More and more taxpayers are being subject to an old law that was intended to reach those who were taking advantage of accelerated tax benefits to avoid paying tax- the Alternative Minimum Tax or “AMT”. This law was never intended to effect the middle class, but because of several factors, including not indexing the tax rates for inflation since the law was enacted. Unless serious overhaul or repeal is passed (each year new legislation is proposed and this year another 1-year relief proposal has been passed), it will effect more and more of us. The IRS Taxpayer Advocate’s Office has expressed concern over the over-reaching, never-intended law for the middle class.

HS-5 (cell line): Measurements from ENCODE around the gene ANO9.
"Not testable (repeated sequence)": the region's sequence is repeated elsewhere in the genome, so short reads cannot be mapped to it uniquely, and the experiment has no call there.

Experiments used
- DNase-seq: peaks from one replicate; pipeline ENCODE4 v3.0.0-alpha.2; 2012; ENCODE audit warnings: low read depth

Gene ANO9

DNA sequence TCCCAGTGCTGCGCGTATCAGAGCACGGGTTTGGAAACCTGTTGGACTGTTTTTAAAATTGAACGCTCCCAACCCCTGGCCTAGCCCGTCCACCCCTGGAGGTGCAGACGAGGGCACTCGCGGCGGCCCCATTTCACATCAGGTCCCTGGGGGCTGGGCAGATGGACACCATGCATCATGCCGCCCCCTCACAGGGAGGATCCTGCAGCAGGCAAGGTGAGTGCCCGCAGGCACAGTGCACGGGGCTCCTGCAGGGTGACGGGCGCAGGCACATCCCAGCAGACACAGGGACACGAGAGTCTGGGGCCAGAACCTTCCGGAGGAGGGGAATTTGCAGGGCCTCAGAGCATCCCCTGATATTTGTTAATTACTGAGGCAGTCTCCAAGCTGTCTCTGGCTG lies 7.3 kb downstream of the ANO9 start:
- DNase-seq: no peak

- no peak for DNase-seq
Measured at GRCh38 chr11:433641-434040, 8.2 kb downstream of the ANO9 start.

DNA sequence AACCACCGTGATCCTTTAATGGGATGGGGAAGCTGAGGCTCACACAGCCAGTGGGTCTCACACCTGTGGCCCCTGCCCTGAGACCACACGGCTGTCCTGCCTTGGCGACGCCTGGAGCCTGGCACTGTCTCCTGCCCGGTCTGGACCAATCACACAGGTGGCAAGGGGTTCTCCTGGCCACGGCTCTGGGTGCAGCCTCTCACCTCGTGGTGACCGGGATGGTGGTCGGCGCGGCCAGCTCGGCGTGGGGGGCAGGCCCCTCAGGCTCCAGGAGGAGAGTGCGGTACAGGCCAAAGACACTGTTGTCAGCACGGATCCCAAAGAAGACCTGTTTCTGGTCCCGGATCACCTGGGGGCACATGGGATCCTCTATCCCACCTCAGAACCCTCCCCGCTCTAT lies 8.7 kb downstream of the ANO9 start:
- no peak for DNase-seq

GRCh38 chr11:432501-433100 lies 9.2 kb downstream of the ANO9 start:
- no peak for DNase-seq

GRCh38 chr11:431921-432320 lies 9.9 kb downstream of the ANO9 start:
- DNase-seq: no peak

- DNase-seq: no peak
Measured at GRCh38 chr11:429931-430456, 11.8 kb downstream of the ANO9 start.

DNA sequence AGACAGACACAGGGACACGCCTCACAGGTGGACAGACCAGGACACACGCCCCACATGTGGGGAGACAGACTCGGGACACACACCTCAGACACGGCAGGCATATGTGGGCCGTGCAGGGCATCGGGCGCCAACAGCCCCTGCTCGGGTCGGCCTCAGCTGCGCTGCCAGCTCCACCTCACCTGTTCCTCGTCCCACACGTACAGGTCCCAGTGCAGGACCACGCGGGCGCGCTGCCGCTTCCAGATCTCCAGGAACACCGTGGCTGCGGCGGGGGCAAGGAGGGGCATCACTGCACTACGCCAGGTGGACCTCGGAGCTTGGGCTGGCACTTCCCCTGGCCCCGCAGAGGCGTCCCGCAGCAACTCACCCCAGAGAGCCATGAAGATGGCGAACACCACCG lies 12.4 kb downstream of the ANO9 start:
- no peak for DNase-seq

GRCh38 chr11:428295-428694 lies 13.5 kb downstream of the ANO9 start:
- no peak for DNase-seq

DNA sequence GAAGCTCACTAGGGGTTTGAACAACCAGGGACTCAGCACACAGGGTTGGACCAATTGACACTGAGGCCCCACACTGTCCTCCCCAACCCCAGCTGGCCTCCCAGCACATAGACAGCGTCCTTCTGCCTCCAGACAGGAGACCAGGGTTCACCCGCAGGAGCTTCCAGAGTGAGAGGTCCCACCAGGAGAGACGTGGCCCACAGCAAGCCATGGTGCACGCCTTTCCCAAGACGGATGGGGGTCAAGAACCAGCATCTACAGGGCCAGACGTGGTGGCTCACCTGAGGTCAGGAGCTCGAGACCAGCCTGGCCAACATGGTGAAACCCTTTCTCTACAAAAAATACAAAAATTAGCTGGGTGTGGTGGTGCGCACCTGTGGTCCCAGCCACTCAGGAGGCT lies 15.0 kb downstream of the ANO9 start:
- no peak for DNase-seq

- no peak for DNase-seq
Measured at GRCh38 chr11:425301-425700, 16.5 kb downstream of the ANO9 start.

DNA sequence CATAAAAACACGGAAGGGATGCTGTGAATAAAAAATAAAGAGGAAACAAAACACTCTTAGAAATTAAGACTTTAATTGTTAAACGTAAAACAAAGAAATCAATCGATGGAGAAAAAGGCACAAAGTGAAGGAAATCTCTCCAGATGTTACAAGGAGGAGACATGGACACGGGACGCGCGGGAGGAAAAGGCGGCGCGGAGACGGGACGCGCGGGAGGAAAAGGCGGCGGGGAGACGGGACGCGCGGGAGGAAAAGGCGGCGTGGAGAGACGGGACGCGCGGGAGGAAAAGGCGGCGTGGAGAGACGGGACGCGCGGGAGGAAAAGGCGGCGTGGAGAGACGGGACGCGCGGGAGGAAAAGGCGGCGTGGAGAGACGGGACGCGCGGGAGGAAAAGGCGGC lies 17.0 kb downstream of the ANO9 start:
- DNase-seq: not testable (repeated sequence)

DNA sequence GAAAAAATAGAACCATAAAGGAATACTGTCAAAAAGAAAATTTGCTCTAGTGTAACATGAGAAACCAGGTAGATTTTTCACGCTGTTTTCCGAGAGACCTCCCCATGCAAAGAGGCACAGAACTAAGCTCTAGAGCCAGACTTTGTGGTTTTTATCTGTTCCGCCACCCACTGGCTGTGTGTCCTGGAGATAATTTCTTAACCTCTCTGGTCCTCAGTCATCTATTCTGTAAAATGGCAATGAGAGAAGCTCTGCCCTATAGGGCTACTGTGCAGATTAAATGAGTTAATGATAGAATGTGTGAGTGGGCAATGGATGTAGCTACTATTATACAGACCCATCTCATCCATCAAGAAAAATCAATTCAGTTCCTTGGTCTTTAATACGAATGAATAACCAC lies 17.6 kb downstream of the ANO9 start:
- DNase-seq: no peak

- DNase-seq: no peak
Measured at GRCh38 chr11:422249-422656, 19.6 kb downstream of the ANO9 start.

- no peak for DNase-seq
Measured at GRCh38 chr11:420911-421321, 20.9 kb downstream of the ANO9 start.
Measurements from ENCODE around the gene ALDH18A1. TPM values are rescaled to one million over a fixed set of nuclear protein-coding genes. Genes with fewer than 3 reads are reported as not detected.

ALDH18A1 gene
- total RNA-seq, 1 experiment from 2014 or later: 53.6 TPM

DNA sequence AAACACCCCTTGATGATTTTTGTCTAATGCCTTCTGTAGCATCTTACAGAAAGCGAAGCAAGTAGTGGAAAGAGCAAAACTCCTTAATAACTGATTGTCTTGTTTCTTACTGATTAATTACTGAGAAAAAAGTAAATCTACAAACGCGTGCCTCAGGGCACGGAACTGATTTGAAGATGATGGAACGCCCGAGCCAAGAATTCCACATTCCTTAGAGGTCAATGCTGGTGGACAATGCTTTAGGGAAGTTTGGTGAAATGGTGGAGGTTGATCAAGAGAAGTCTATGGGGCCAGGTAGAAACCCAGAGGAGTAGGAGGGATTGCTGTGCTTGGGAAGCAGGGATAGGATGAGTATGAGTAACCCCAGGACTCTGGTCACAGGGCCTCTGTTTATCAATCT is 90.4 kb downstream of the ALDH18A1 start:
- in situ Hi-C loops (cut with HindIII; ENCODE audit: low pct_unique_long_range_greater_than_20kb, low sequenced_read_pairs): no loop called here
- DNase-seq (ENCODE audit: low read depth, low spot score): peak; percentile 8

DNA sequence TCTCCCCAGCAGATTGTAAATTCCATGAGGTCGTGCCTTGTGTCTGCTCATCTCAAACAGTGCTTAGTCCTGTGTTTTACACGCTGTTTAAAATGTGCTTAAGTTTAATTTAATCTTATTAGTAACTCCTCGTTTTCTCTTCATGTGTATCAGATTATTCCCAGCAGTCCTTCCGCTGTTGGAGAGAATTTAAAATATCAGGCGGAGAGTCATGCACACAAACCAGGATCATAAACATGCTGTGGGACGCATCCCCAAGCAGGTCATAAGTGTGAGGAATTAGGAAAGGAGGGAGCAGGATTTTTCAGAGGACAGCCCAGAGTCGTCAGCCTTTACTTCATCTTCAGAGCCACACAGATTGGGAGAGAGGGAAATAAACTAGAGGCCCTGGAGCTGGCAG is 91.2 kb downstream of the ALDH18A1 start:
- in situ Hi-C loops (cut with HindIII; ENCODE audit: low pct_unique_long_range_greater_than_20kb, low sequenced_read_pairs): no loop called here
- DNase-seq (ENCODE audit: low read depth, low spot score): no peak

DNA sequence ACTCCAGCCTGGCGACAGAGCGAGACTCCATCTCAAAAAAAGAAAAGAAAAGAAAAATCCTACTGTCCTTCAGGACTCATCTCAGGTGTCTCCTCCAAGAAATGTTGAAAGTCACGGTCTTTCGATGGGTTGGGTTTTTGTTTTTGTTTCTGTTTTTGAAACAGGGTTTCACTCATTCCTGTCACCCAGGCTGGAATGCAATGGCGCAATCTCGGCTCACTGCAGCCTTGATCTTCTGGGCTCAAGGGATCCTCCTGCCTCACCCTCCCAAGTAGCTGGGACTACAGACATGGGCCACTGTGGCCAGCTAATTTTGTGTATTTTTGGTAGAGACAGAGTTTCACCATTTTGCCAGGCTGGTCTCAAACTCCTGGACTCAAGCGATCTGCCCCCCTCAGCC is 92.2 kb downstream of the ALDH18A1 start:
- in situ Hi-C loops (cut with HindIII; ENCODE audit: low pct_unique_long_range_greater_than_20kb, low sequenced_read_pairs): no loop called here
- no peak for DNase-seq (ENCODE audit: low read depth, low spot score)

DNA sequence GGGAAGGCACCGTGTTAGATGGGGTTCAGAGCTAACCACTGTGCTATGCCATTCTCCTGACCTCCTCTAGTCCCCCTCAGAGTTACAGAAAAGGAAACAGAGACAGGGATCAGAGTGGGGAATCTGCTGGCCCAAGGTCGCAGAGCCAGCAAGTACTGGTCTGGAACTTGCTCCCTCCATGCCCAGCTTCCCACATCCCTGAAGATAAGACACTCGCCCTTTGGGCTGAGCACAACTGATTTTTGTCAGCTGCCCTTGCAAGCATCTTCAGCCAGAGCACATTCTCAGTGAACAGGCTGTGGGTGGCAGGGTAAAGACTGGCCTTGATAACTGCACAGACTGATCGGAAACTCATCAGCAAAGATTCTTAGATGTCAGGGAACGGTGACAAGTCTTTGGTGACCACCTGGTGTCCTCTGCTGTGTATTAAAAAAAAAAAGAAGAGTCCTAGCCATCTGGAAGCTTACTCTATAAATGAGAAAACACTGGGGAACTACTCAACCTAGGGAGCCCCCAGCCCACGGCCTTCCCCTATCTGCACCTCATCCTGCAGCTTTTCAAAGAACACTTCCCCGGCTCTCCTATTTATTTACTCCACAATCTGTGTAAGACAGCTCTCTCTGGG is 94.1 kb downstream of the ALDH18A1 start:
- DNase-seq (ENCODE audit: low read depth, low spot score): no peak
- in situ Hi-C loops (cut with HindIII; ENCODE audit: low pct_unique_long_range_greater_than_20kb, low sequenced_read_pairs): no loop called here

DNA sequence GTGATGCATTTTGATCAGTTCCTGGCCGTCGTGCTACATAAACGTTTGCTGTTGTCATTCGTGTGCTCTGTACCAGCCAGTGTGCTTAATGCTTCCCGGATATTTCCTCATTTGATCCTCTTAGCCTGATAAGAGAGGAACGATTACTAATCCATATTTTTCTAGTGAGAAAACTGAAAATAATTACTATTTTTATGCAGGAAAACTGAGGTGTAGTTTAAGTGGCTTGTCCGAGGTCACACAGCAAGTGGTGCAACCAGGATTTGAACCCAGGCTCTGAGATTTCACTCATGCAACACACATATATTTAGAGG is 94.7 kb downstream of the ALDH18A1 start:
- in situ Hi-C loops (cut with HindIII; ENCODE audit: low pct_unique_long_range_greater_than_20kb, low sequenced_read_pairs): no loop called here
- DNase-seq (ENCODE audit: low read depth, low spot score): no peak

Here are ten items you should ask yourself to see if AMT may apply to you (at least you should consider AMT and prepare a Form 6251 for your return):
- Personal Exemptions
- Standard deduction
- State and local income, sales adn property taxes
- Mortgage interest on refinanced or second mortgages and home equity loans not used to buy, build or improve a home
- Medical Expenses
- Miscellaneous itemized deductions subject to the 2% floor
- Exercise of incentive stock options
- Long term capital gains
- Tax-exempt interest from private activity bonds
- Business tax deductions
If these factors exist or your tax situation appears complicated, you should consider consulting a tax professional in this area.